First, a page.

National Geographic Ocean: A Global Odyssey
“This is one of those books perfectly made for both casual browsing and in-depth study, providing enough detail for the serious student along with eye-grabbing photography and illustrations to keep you turning the page.”
No publisher produces more impressive coffee table books than National Geographic, and this hefty volume definitely keeps that tradition alive. The world’s oceans truly remain an underexplored frontier that affect the both the environmental and economic well-being of our planet and this volume both educates and inspires in many ways.
First, a particular specialty of National Geographic is nature photography, and to call the pictures in this book stunning would be an understatement. The foldouts of dozens of species of oceanic creatures and plants alone provoke the wonder of looking at a truly alien environment, and every picture can be savored as it brings to life the accompanying text.
The narrative not only provides an excellent overview of the history and current state of the ocean sciences relating to exploration and preservation of the myriad ecosystems affected by pollution, over-fishing and climate change, but offers some marvelous vignettes of visionary oceanographers and advocates, as well as key technologies that have made the ocean floor more accessible to explorers. The interactions of coastal and near shore tides, currents, and human activity with the deeper ocean currents, temperature and salinity is also well discussed to show how the actions in any region can have global implications on weather patterns. The complementary diagrams help explain the more detailed scientific discussions, and it would be easy to see this book as a primary textbook for an introductory ocean science course.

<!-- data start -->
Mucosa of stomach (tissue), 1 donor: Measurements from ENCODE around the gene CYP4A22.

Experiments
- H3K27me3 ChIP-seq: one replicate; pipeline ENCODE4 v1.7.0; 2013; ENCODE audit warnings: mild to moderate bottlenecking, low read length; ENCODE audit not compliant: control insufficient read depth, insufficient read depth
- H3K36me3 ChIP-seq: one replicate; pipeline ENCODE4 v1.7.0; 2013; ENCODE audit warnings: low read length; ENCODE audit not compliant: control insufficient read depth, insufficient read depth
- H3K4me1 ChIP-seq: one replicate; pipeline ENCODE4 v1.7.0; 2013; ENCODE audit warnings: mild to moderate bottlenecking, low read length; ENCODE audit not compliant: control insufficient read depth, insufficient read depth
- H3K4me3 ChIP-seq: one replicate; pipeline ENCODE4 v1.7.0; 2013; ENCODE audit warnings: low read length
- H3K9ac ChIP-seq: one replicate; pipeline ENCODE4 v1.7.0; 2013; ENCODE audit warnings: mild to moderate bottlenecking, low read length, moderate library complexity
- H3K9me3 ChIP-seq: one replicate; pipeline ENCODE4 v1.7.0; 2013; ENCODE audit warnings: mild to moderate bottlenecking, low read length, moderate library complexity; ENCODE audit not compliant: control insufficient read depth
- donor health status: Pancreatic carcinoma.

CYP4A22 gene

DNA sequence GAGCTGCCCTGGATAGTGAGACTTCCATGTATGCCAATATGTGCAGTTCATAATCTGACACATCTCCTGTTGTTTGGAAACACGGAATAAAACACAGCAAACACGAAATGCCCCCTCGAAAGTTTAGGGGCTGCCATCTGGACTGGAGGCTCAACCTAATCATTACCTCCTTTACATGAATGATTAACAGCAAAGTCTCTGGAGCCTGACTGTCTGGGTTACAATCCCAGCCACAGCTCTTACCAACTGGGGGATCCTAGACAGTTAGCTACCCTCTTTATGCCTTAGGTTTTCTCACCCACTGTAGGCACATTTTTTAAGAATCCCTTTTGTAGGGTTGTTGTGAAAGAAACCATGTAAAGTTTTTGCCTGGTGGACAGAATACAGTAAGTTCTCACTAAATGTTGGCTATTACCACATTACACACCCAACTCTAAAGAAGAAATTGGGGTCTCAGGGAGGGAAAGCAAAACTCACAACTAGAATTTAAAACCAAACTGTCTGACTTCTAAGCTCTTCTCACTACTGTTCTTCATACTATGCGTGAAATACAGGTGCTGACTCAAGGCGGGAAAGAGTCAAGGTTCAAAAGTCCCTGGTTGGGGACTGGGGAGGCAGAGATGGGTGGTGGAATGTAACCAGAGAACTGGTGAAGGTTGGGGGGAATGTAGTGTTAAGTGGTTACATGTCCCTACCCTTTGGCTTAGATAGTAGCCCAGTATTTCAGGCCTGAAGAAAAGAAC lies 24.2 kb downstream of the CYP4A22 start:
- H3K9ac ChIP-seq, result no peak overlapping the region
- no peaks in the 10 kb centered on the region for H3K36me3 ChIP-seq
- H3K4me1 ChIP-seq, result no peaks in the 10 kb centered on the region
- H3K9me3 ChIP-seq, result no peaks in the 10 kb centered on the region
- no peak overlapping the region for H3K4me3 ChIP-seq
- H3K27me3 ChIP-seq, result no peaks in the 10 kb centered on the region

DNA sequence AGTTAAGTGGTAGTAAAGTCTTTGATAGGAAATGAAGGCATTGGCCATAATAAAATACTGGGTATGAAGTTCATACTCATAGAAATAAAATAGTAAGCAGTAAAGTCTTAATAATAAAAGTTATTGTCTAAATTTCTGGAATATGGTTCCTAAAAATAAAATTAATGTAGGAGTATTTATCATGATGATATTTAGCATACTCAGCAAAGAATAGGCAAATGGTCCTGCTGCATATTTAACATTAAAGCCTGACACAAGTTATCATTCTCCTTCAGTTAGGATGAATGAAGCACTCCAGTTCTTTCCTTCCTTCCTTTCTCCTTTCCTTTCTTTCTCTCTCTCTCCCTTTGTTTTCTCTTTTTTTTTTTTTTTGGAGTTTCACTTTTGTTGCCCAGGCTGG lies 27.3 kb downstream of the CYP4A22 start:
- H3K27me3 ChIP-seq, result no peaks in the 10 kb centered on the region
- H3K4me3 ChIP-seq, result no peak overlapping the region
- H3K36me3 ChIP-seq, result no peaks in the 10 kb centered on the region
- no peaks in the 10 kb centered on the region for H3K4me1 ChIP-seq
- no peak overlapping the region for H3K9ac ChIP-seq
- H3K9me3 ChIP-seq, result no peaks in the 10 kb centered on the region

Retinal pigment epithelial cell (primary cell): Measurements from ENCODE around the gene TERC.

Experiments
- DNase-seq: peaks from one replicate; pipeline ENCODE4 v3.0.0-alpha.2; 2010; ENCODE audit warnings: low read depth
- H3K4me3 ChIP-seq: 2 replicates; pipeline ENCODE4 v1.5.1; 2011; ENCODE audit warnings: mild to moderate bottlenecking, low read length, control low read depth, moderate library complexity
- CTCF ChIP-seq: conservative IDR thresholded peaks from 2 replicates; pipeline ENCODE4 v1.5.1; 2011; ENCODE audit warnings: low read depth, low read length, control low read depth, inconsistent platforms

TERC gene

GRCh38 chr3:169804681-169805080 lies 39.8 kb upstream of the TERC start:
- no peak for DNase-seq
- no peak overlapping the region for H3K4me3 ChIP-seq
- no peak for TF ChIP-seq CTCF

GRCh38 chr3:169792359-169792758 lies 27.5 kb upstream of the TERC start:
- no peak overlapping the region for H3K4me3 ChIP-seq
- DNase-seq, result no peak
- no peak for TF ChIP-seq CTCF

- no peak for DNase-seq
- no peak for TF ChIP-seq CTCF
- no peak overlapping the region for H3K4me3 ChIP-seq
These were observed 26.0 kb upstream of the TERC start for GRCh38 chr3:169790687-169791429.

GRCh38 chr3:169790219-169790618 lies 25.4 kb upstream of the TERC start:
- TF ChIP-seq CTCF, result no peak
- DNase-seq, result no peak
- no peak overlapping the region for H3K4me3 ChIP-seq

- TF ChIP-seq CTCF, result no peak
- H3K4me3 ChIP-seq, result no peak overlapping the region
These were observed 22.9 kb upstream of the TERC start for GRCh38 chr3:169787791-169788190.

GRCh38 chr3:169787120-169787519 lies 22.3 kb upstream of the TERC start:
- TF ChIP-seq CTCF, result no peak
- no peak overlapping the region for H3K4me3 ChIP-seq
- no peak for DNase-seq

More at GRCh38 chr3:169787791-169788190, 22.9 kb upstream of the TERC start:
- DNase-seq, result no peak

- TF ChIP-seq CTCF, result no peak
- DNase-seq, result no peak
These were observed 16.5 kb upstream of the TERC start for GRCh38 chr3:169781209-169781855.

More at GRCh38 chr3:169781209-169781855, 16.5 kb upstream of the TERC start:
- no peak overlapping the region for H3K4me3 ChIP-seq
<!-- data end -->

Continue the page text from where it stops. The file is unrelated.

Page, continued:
And, of course, the primary specialty of National Geographic is maps, and the ones in this volume are outstanding, not only providing some unique depth contour views of the major bodies of water along with the usual political view, but providing multiple reference maps on ocean currents, fishing activity, temperature gradients, and other views that visually describe in detail the impact of ocean activity on weather, fishing, energy exploration, and a multitude of other roles the ocean plays in our global economic and environmental ecosystems. The sheer number of maps is impressive, and if you’ve ever wondered where the Bay of Bothnia is, there’s a map that lists every bay, gulf, and sea that have been named.
This is one of those books perfectly made for both casual browsing and in-depth study, providing enough detail for the serious student along with eye-grabbing photography and illustrations to keep you turning the page.